Power Factor

What is Power Factor

Power factor is the phase difference between the voltage and current. If the current leads the voltage it is called leading power factor. It occurs when there is a reactive power generation near the load. If the current lags the voltage, it is called lagging power factor. It occurs when there is a reactive power absorption by the load. Normally the leading power factor is prevented while lagging power factor is allowed to a certain extent.

Power factor (PF) is an expression of energy efficiency. PF is the ratio of working power to apparent power. Apparent power, also known as demand, is the measure of the amount of power used to run machinery and equipment during a certain period.

PF expresses the ratio of true power used in a circuit to the apparent power delivered to the circuit.

What is Power Factor Correction?

Power Factor Correction (PFC) is a technology that, when installed, allows you to reduce your electricity bill by maintaining the level of reactive power consumption. If the power factor falls below a predetermined figure at a plant or site, then the electricity company will add reactive power charges to your bill. Typically, there is not a lot of strain on electrical infrastructure if the power factor used is suitable.

Why is having a power factor so essential?

With power factor, you can measure how efficiently you are consuming electricity. Different kinds of power are used at a site or plant that provides you with electrical energy. To make it easier for you, let us tell you how each one of them functions.

First, working power is the power that is used in all electrical appliances that perform the job of lighting, heating, motion, amongst others. It can be denoted as kW or Kilowatts. Some common types of resistive loads are lighting and electric heating. Then comes an inductive load like a compressor or ballast, they also need reactive power to generate and sustain a magnetic field which is necessary for it to operate. It is also known as non-working power kVAR, or kilovolt-amperes-reactive, technically.

Whether it is a site or your home, both consist of resistive and inductive loads. However, the ratio between the two is crucial as these kinds of loads hold utmost value, when you add more inductive equipment.

Beer is active power (kW)—the useful power, or the liquid beer, is the energy that is doing work. This is the part you want.
Foam is reactive power (kVAR)—the foam is wasted power or lost power. It’s the energy being produced that isn’t doing any work, such as the production of heat or vibration.
The mug is apparent power (kVA)—the mug is the demand power, or the power being delivered by the utility.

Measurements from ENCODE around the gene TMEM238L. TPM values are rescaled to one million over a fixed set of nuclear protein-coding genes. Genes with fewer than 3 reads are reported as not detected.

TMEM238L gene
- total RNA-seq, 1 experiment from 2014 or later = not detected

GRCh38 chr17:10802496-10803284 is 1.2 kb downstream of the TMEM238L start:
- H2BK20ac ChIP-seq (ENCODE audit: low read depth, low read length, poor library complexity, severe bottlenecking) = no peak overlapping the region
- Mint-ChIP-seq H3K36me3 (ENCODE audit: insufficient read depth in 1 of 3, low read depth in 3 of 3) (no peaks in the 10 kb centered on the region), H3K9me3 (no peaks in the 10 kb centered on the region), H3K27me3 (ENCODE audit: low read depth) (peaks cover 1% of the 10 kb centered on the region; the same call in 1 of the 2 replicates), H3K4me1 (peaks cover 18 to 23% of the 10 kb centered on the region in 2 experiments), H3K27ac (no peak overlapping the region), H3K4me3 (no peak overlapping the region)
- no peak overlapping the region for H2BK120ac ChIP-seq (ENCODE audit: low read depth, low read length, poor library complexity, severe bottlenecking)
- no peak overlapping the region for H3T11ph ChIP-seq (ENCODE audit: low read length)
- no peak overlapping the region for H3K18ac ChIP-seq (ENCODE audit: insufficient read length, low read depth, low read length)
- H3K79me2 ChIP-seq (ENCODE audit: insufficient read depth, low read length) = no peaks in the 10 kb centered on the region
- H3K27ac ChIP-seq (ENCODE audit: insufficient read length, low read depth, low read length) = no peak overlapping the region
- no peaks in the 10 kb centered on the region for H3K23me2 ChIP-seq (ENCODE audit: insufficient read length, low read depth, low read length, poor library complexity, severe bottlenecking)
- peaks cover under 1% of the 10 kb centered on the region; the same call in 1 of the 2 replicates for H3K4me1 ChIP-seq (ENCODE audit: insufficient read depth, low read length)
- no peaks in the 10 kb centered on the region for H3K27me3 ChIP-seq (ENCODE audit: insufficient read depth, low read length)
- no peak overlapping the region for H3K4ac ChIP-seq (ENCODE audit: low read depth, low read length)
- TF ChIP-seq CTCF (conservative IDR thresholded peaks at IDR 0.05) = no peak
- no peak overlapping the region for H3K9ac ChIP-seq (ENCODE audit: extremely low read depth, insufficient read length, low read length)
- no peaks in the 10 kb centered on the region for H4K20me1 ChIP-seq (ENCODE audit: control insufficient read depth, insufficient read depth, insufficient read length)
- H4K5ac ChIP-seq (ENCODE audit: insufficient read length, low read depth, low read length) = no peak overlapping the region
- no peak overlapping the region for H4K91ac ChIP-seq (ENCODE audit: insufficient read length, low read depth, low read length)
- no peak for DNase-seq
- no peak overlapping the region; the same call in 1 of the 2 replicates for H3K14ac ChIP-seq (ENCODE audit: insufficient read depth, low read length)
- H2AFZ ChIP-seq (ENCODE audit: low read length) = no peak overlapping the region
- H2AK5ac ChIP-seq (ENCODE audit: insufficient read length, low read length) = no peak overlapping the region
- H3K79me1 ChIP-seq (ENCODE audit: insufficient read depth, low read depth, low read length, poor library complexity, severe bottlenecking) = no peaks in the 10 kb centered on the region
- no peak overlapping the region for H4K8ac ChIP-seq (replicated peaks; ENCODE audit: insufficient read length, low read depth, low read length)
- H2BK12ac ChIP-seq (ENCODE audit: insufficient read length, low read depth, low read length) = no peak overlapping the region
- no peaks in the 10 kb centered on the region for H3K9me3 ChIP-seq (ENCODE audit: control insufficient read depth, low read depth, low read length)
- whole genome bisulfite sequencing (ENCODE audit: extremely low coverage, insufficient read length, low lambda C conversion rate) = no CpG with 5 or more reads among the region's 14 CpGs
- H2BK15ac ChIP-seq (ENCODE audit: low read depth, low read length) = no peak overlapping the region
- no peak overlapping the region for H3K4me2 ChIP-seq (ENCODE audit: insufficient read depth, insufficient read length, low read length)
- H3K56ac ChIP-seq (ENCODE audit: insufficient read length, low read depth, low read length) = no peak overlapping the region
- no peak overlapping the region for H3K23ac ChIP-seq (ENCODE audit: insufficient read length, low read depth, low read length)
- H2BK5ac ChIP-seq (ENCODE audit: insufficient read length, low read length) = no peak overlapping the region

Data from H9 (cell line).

If a circuit were 100% efficient, demand would be equal to the power available. When demand is greater than the power available, a strain is placed on the utility system. Many utilities add a demand charge to the bills of large customers to offset differences between supply and demand (where supply is lower than demand). For most utilities, demand is calculated based on the average load placed within 15 to 30 minutes. If demand requirements are irregular, the utility must have more reserve capacity available than if load requirements remain constant.

Peak demand is when demand is at its highest. The challenge for utilities is delivering power to handle every customer’s peaks. Using power at the very moment it is in highest demand can disrupt overall supply unless there are enough reserves. Therefore, utilities bill for peak demand. For some larger customers, utilities might even take the largest peak and apply it across the full billing period.

Utilities apply surcharges to companies with a lower power factor. The costs of lower efficiency can be steep—akin to driving a gas-guzzling car. The lower the power factor, the less efficient the circuit, and the higher the overall operating cost. The higher the operating cost, the higher the likelihood that utilities will penalize a customer for overutilization. In most ac circuits there is never power factor equal to one because there is always some impedance (interference) on the power lines.

How can Power Factor Corrections help you?

You need to understand that a poor energy management system will fetch more load and will lead to unnecessary strain on the electricity distribution network. In order to eradicate that, you need a better power factor that will help you reduce your electricity bills through lower monthly demand and capacity charges.

Furthermore, life expectancy of a power factor correction is high and can turn out to be a fruitful investment. In case you chose to not go ahead with it, then the poor quality can do some serious damage such as power losses, failure of equipment and motors, overheating, and voltage drops.